Some of the art was interesting. When Hamilton first came to America, he was a teenager, but he was drawn like a middle-aged man. Then there was some symbolic or metaphorical art that I could never really understand. I also felt that all the women were drawn too modern, with smirks and sass (this especially bothered me with Elizabeth Schuyler, Hamilton's wife).

There was talk of sex, with pictures of Hamilton in bed with a woman, which is why I put the age where I did.

*I received this book from Blogging for Books for this review.

Friday, September 15, 2017

What To Say Next by Julie Buxbaum

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Publication date: 2017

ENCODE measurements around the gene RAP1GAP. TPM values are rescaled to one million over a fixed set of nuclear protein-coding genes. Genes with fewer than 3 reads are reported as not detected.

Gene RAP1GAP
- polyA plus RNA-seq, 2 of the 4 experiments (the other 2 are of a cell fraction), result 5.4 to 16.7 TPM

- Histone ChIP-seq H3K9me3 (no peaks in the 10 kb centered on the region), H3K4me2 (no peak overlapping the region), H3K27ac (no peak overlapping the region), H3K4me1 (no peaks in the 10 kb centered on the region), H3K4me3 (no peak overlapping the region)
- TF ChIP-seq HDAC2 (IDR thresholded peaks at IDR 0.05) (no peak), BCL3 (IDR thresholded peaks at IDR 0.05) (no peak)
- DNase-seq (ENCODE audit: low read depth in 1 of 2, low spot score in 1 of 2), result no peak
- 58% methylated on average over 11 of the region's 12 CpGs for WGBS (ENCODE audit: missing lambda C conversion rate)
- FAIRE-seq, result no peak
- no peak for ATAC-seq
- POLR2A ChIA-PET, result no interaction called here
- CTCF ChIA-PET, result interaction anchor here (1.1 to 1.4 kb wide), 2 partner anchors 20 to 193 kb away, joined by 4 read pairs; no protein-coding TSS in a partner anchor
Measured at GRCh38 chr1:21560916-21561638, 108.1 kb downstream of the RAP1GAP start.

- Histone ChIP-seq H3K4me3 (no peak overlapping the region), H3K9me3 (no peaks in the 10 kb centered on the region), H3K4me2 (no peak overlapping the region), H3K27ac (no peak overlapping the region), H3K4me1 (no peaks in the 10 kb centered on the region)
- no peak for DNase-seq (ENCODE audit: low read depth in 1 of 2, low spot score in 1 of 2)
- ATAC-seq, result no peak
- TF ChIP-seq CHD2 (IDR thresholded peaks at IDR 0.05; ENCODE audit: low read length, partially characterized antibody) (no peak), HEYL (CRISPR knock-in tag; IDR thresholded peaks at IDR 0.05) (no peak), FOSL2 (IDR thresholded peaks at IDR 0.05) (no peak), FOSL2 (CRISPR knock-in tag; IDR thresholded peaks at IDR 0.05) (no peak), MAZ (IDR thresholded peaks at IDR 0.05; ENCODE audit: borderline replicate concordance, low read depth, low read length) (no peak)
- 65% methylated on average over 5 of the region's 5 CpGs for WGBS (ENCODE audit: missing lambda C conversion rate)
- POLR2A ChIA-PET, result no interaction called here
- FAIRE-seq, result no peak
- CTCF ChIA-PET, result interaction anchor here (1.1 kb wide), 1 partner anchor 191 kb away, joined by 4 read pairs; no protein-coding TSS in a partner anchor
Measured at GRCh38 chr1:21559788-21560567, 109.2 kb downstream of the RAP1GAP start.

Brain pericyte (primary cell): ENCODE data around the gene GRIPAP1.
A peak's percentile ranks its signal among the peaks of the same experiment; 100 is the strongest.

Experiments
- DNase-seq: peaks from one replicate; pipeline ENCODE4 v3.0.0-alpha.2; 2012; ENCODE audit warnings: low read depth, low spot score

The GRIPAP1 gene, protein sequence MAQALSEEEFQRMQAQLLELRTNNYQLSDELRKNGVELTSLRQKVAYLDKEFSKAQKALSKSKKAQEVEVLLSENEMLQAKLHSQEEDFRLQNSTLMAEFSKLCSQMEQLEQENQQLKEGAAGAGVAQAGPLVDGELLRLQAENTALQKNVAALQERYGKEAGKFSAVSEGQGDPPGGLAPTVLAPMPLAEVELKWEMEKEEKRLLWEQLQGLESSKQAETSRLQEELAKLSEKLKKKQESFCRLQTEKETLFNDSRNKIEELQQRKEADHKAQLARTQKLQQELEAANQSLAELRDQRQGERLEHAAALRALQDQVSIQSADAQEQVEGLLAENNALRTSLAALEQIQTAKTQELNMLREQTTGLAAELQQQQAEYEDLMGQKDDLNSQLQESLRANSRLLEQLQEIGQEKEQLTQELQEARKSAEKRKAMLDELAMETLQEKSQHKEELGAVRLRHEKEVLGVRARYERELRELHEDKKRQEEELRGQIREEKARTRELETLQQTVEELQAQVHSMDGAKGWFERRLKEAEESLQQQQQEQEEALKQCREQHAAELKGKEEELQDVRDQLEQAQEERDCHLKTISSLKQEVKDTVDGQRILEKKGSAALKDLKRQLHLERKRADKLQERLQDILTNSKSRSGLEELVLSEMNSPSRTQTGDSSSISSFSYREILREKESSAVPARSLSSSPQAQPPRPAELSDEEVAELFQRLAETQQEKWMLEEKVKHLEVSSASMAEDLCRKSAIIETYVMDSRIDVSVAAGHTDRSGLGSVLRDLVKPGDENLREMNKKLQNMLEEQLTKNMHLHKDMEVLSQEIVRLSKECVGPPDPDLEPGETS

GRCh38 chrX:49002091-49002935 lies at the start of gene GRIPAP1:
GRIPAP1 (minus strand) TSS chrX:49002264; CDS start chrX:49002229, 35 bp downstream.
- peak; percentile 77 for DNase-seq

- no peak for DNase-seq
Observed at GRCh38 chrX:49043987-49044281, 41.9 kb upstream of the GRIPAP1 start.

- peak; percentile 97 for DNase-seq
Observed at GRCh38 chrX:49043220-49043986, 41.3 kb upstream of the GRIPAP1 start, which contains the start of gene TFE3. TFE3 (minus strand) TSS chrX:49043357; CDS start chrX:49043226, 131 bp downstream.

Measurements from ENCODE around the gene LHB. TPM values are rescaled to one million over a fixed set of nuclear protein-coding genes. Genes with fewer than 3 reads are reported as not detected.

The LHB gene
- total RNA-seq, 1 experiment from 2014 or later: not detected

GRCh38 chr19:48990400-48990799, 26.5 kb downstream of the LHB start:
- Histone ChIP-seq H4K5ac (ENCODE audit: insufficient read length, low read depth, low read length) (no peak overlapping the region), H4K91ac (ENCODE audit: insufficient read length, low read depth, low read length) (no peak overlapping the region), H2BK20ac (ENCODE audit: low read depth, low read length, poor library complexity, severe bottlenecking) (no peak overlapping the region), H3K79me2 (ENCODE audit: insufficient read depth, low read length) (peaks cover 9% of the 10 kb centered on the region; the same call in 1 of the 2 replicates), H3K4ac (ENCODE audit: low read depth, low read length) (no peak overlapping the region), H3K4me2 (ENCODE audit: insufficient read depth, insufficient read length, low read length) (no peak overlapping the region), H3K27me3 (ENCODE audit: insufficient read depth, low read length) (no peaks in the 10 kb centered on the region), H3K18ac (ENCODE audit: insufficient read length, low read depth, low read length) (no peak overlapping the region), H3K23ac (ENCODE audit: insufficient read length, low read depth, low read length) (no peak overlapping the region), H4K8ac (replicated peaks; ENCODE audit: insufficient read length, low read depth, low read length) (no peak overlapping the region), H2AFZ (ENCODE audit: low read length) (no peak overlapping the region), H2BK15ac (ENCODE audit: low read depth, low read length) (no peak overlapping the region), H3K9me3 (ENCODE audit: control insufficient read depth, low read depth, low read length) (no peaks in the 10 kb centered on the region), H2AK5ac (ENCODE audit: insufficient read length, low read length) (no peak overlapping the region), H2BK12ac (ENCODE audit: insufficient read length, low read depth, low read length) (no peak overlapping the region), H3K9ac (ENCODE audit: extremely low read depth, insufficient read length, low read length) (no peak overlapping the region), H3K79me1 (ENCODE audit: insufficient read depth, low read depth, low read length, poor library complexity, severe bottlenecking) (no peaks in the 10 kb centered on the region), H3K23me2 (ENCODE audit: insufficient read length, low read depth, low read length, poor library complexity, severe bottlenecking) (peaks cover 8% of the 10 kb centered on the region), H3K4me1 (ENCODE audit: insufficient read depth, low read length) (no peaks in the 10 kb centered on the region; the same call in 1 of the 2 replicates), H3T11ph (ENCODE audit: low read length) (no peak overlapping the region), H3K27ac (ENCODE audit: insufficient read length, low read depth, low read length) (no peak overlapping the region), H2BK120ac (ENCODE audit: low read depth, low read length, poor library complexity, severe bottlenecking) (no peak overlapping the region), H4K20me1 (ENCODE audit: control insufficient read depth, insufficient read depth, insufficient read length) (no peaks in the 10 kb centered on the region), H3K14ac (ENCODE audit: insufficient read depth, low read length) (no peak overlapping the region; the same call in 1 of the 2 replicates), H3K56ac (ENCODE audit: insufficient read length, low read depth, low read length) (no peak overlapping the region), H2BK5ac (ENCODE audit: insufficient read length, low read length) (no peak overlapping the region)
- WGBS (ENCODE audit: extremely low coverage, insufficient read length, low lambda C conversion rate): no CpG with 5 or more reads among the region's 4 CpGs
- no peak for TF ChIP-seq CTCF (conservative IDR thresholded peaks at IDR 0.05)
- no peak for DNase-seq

Publisher: Delacorte Press
Pages: 287
My rating: 3 stars
Ages: 14+

The day Kit decides to sit with loner David at lunch is the day that both of their lives start changing. Kit is dealing with the aftermath of losing her father in an accident and is tired of the exasperated pity and sympathy she gets from her friends. David lives his life to be invisible and to survive high school—a place that he doesn't understand no matter how hard he tries. Can the two of them help each other overcome what they are both going through?

This book is told through alternating the POV from David to Kit and back, each chapter. I think this is really important because to see things from just one point of view wouldn't have worked for the story. David is very literally, falling on the autism spectrum, so if it were told completely from his view we wouldn't get the nuances and subtleties. Kit is seeing things very emotionally, so we need David's straight forward view. They perfectly balanced each other out.